We are Wired to Raise Children in Community

A Medium article written by Frederic Laloux

In the West, a grand experiment has been unfolding over the last one hundred years. For thousands of years, humans had been deeply embedded within a broader net of community life — fitted within the spheres of family, social class, faith, and work. But then we shed community and embraced the nuclear family as the container for our lives. We believed this small, isolated structure would allow us to create the lives we really wanted, unencumbered by the demands of extended families, meddling neighbors, and social pressures to conform.

The demands of the collective gave way to the liberation of the individual as, at the turn of the twentieth century, rural dwellers piled into crowded cities seeking jobs. By mid-century, a post war economy made a new exodus possible, and life in the suburbs became the new ideal. Citified folks were now moving out to expansive green lawns where splendid isolation was the new dream for modern life.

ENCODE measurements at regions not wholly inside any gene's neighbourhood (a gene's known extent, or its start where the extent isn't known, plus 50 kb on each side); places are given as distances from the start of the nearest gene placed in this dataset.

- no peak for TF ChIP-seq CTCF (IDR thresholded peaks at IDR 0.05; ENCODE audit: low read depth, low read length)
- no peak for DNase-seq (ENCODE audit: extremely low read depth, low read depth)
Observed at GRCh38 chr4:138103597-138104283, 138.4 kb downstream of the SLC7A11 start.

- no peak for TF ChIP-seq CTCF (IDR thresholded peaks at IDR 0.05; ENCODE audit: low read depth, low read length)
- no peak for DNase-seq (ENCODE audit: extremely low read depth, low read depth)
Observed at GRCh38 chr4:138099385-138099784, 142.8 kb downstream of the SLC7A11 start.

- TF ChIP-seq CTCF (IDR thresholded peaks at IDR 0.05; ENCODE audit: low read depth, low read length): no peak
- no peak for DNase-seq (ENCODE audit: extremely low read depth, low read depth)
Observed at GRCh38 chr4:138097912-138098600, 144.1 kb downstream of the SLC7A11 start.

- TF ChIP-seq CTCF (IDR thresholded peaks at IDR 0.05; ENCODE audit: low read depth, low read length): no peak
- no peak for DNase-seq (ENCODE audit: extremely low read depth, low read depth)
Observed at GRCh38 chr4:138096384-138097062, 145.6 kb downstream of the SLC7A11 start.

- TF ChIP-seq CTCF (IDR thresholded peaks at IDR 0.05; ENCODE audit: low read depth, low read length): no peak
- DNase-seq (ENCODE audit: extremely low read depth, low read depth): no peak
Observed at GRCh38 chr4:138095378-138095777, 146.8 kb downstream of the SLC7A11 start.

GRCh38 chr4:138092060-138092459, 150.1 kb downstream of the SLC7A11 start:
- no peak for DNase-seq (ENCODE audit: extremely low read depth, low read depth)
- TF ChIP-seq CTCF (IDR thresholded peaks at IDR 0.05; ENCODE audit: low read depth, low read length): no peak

More recently, hip urban centers with lively cafés, cool cultural centers, and app-reviewable restaurants have captured our collective imagination as the best place to live. Young adults, in particular, are flocking back to cities. Despite skyrocketing rents and increasingly tiny apartments, these are great places to experiment with identity, seek out one’s tribe, and eventually search for a life partner. And it’s all quite wonderful — until perhaps two people meet, settle down, and become parents.

And here’s where contemporary culture may be encountering a profound but forgotten truth: Whether in the city or in the suburbs, I believe we’re not meant to raise children in nuclear families without the support of a community. We’re simply not wired for it. Raising families without community makes the burden of parenting exponentially harder for us all.

Read the full article via link here or below (about a 13 minute read):